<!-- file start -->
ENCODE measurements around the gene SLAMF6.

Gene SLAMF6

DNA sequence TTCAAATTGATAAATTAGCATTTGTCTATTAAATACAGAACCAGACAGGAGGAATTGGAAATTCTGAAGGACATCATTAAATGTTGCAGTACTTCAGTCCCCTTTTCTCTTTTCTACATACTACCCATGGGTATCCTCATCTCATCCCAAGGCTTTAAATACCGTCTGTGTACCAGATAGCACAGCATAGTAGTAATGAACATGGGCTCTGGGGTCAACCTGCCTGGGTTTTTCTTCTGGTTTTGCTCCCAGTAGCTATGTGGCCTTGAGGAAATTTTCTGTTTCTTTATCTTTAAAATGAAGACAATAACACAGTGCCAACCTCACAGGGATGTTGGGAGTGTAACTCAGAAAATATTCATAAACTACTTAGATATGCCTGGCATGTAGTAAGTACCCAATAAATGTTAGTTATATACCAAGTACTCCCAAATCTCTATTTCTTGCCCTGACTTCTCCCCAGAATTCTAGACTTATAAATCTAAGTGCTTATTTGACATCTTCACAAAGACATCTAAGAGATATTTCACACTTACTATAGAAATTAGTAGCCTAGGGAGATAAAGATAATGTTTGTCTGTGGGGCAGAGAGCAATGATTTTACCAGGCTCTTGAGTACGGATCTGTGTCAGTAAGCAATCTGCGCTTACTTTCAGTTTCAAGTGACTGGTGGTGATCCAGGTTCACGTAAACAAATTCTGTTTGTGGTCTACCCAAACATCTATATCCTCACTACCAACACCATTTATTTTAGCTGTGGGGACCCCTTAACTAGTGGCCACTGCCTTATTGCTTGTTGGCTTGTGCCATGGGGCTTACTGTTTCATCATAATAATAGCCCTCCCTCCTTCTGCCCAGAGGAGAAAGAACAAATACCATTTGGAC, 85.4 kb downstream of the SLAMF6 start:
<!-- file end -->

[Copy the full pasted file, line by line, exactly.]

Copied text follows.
ENCODE measurements around the gene SLAMF6.

Gene SLAMF6

DNA sequence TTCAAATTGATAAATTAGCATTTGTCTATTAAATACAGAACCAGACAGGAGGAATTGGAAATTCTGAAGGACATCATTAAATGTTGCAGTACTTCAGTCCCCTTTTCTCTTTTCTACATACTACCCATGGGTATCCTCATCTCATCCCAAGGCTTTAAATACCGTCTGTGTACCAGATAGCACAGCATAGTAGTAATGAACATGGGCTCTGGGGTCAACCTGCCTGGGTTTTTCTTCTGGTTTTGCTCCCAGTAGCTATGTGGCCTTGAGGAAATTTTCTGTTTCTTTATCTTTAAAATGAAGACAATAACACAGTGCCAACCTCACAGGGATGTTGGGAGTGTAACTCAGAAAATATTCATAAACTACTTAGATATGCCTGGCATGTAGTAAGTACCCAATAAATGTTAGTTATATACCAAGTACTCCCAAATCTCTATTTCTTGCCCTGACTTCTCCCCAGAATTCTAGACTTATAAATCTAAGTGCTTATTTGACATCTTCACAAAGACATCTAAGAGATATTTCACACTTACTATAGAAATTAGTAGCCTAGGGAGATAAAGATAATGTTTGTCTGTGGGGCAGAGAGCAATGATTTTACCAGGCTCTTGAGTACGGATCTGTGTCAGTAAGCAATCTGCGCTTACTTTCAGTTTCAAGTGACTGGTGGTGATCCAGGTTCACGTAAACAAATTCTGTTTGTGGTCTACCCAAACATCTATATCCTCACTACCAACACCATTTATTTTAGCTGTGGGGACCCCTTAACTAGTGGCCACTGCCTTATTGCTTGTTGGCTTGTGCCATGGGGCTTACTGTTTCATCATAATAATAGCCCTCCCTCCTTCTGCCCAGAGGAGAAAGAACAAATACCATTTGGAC, 85.4 kb downstream of the SLAMF6 start: